The St. Louis Cardinals entered Game 5 of the National League Championship Series on Friday up three games to one on the San Francisco Giants, just one win from securing a spot in the World Series. All they had to do was beat Giants starter Barry Zito, who hasn’t had an earned-run average under 4.03 in six years.
That sounds doable enough. The Cardinals scored eight runs the night before against 2008 and 2009 Cy Young winner Tim Lincecum. Instead, Zito, who did win a Cy Young award with the Oakland A’s in 2002, shut the Cardinals down for eight innings, and the Giants won 5-0.
That means instead of a free weekend to rest and prepare for Game 1 of the World Series on Wednesday at home against the Detroit Tigers, the Cardinals had to trek back out to San Francisco. Additionally, they will face Ryan Vogelsong and Matt Cain in games 6 and 7, against whom the Cardinals have scored a combined four runs in their first starts of the series.
The Cardinals could have wrapped up the NL pennant Friday, but no, that wouldn’t have let them win in their typical pull-your-hair-out, blood-vessel-bursting excitement and drama. This is the 2012 Cardinals, who are an extension of the 2011 Cardinals. They do things the hard way.
The Cardinals could’ve wrapped up the second wild card spot by beating the Cincinnati Reds in the second-to-last game of the season, but they didn’t. They lost 3-1 and had to rely on the Giants to beat the Los Angeles Dodgers later that night to clinch the NL Central.
They also could’ve knocked out the Washington Nationals in Game 4 of the Division Series but lost 2-1 on a walk-off homerun by Jayson Werth. That led into a 6-0 deficit in Game 5 that required a miracle comeback just to make the National League Championship Series.
The Cardinals could have saved lots of stress and heartburn for their fans had they won Game 5 Friday night, but that’s not how the Cardinals operate. They seek out the most tense moments possible and still prevail. Sometimes it feels like the Cardinals are in on a big prank where they know they will win, but they want to make that victory as dramatic as possible.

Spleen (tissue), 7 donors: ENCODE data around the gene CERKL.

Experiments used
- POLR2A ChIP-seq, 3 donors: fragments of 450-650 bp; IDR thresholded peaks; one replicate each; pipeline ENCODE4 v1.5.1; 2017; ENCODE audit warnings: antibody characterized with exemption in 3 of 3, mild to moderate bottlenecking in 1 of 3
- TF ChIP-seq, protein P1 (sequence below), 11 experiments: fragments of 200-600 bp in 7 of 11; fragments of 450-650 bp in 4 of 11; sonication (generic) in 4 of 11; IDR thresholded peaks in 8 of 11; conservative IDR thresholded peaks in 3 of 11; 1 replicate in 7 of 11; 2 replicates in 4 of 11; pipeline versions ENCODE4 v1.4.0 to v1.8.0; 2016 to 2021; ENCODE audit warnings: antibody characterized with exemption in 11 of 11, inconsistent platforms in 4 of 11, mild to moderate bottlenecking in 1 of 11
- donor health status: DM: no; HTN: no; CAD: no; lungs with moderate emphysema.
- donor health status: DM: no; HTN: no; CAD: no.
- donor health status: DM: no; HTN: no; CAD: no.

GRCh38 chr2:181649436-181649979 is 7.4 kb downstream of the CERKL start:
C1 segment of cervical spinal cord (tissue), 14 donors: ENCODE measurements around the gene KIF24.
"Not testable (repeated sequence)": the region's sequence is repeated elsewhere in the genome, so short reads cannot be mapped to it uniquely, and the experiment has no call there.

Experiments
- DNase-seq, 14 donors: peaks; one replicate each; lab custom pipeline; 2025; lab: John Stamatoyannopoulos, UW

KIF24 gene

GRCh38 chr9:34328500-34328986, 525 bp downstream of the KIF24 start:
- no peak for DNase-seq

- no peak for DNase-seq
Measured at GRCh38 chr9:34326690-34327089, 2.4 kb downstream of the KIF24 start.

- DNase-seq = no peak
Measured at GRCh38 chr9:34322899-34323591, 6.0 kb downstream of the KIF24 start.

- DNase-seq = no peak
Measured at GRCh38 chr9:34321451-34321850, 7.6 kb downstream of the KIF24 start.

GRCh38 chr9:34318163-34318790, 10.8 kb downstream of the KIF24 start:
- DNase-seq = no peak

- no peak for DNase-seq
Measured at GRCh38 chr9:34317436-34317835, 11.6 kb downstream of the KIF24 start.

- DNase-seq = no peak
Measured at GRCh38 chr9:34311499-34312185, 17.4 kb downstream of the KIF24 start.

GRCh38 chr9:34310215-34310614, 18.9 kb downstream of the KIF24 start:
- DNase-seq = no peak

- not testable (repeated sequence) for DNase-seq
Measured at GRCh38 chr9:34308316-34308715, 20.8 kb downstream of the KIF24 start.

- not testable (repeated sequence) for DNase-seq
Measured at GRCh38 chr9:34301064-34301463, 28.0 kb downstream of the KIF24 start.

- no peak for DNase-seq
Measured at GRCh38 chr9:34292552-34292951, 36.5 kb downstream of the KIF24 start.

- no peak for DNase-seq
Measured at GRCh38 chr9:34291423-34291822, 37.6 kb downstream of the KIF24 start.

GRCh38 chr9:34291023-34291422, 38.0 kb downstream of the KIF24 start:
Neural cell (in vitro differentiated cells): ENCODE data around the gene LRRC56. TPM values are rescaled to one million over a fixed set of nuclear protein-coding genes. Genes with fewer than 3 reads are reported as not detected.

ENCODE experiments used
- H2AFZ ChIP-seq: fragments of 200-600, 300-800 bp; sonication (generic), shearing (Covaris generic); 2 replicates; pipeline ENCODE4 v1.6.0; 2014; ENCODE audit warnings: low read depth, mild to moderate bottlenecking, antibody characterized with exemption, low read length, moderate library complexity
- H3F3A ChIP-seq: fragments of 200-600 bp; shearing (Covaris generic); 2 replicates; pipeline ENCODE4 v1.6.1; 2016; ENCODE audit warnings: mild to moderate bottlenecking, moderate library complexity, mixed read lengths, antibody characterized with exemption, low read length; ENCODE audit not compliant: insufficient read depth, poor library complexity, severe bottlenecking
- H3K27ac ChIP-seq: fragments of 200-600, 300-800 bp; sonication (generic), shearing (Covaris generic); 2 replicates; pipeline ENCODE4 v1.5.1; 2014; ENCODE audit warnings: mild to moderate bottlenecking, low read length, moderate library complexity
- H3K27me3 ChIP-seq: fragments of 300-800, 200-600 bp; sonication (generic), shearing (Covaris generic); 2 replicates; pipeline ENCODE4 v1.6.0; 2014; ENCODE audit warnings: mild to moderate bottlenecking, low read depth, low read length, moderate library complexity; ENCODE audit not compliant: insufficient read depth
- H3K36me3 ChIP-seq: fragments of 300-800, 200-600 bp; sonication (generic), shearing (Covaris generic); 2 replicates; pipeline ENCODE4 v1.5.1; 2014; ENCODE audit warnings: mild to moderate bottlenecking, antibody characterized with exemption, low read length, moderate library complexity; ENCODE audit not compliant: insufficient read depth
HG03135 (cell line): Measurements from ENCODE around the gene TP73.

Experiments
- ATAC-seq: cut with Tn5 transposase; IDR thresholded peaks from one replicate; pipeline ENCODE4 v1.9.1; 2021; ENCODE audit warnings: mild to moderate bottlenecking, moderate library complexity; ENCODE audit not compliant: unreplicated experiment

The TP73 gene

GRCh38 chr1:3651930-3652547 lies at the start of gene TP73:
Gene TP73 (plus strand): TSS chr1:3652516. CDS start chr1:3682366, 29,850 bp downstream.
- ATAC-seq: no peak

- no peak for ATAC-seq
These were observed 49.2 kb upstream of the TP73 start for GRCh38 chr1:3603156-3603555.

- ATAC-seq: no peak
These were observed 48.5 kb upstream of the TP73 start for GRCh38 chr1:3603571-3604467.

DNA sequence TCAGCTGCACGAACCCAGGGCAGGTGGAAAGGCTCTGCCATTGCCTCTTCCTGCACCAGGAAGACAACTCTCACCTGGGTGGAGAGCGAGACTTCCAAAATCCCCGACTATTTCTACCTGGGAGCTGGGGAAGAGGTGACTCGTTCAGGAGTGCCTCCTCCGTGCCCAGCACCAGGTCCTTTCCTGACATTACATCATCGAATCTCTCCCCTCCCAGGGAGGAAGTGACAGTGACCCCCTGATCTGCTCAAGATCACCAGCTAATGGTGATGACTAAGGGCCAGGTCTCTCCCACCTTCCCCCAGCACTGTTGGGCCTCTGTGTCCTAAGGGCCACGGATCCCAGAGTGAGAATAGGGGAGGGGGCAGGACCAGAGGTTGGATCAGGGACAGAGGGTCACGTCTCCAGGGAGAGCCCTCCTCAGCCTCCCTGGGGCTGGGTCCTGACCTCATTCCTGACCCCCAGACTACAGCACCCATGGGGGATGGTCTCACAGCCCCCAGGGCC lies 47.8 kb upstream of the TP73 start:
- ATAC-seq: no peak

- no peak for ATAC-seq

That now might have to be how they win the NLCS. Vogelsong and Cain are very good pitchers, and the Giants will have both games at home. Of course, the Cardinals will counter with Chris Carpenter and Kyle Lohse on the mound, but gosh it would’ve been nice to wrap up the series at home with a little bit of a cushion.
The one benefit of all of the close, back-against-the-wall victories is that they are certainly fun to celebrate. Thankfully, the Cardinals have won every one of those games in the last two years, but that possibility of a loss looms over those games larger than a Directv blimp.
But with Friday’s loss, they once again opened the door on the possibility that Game 5 might have been the last game in Busch Stadium this year.
The Cardinals knew going into the series the Giants wouldn’t be easy to eliminate. San Francisco has a very good team that pitches well and can generate runs without having to hit the ball out of the park. That’s going to make the remainder of the NLCS fun to watch for baseball fans, especially fun for the winning team’s fans and heartbreaking for the losing team.
The Cardinals have once again let a postseason series head toward the brink of an elimination, win-or-go-home game that will be seared into the memories of Cardinals fans forever.
It’s more fun that way, right?